I've been in the media center at NASCAR tracks, and I know how it works. One or two of the more vocal writers finds an angle, and the next thing you know everyone wants to talk about it. It seems the angle this week is the ARCA RE/MAX Series and whether or not it should be racing at Daytona International Speedway.
Saturday's race wasn't the best on-track competition in recent memory. But it wasn't the worst either. Sure, there were crashes. At a place like Daytona there always are crashes, regardless of the series racing at the time. Need proof? Following the Lucas Oil Slick Mist 200 was the Budweiser Shootout, with 28 of "the best" drivers in the world. The best managed to match the ARCA drivers crash-for-crash.
Three drivers were injured in the ARCA race: Bobby Gerhart went to the hospital after popping a tire and pounding the wall in turn one while Larry Hollenbeck and Patrick Sheltra were taken to Halifax Medical Center after their massive collision with a handful of laps to go. Some writers are suggesting that the spate of injuries alone is enough to banish ARCA from the highbanks.
Fifteen years ago this week the Sprint Cup Series faced the unlikely prospect that multiple drivers can lose their life at a single race meet when Neil Bonnett and Rodney Orr were killed in separate crashes practicing for the 1994 Daytona 500. Were there calls for suspending all racing at Daytona as a result? What about after the death of Dale Earnhardt?
Racing is inherently dangerous. The drivers all know and accept the risks when they strap in. Maybe some of us have been desensitized to this fact because injuries (and fatalities) have thankfully been drastically reduced in recent years. But they have not been - and will never be - totally eliminated.
As for the ARCA race at Daytona, it serves a very important role (other than kicking off SpeedWeeks). It also provides young drivers with the first step in learning superspeedway racing. Without ARCA's two races each year at Daytona and Talladega drivers would be forced to learn racing in the draft in the Craftsman Truck, Nationwide, and/or Sprint Cup Series. The ARCA series provides a competitive platform but without the intense pressure found in the other series.
I used the example of Denny Hamlin's ascent to Sprint Cup racing from the local late models in Virginia with one writer earlier this week. Hamlin was planning on racing at Daytona in 2005 but had yet to receive clearance to do so. He raced the 2004 ARCA race at Talladega - unfortunately he was crashed out early - and impressed NASCAR officials enough with what he did in practice and his short time in the race to earn his clearance.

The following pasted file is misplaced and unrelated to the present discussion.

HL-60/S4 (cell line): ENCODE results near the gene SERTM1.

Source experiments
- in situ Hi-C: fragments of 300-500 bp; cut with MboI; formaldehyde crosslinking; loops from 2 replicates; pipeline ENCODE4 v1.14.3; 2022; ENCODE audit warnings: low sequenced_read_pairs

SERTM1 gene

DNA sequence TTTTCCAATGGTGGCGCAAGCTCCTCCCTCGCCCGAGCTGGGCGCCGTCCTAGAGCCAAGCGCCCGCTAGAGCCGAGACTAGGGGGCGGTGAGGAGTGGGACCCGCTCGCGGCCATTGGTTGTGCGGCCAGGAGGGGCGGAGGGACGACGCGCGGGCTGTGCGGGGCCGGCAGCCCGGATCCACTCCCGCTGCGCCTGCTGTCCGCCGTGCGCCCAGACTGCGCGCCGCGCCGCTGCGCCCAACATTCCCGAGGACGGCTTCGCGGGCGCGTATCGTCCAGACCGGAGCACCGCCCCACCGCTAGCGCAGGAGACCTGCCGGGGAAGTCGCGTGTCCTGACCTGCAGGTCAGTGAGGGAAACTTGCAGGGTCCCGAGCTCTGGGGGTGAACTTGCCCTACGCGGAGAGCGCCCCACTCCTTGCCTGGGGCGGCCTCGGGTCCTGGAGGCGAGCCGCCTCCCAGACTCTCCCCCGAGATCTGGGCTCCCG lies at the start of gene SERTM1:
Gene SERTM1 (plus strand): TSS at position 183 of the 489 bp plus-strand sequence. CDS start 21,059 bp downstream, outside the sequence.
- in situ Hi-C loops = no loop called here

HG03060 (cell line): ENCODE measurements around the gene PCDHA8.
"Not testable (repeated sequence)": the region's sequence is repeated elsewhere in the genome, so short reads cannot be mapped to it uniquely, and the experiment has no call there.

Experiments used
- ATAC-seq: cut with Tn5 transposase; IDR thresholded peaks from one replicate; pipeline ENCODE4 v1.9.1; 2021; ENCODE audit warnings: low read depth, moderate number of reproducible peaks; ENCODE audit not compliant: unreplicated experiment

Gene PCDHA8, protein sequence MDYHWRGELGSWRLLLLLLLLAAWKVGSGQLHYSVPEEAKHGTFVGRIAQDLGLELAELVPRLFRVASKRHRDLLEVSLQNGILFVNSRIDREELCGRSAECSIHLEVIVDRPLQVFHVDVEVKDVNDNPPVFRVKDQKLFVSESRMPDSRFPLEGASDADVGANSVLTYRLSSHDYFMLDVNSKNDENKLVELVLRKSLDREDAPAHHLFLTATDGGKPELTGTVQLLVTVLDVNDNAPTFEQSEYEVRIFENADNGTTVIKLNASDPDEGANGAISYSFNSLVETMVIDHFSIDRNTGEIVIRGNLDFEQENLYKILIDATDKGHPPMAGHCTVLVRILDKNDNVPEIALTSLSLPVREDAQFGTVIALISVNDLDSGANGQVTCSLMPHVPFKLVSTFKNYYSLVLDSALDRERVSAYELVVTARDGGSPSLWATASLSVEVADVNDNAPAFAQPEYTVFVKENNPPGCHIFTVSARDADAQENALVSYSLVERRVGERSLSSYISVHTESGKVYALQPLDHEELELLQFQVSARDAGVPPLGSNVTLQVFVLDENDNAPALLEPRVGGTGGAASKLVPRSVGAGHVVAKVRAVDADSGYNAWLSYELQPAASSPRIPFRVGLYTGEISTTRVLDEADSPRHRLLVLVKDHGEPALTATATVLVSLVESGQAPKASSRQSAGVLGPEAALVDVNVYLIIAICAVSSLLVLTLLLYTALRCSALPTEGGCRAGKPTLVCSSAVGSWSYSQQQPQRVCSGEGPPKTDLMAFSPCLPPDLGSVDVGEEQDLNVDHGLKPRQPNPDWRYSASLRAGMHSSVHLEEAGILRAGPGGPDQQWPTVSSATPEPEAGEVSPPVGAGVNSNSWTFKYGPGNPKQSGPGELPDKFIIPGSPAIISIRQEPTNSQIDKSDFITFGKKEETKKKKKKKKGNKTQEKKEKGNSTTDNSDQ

Maybe there are some drivers that shouldn't be allowed to race at Daytona. Maybe there are some spotters who shouldn't be in the spotters stand. But how will we ever find out if we don't let them try? And for what it's worth, there are several drivers involved in crashes week in and week out in the Cup Series too, and I wouldn't want those guys to deliver me a pizza much less drive next to me at 180 miles per hour.
One has to wonder what these writers will say when we see accidents in the Camping World Truck Series race and the Nationwide race later this week. Surely the Gatorade Duel will be spiced with action as nearly 20 drivers vye for just four open positions in the Daytona 500. And of course now that racing at Daytona is as physical as racing at Martinsville, the last 100 miles of the 500 itself it sure to provide a season's worth of action.
I have a feeling we'll see the crashes in the Daytona 500 mentioned in the same light we saw the crashes in the Budweiser Shootout. It seems the same writers who railed against ARCA were also saying the Shootout was the best race in the event's 30-year history. I don't follow that logic. If it's okay for the so-called best drivers in the world to crash into each other, why isn't it allowed for those drivers learning their trade?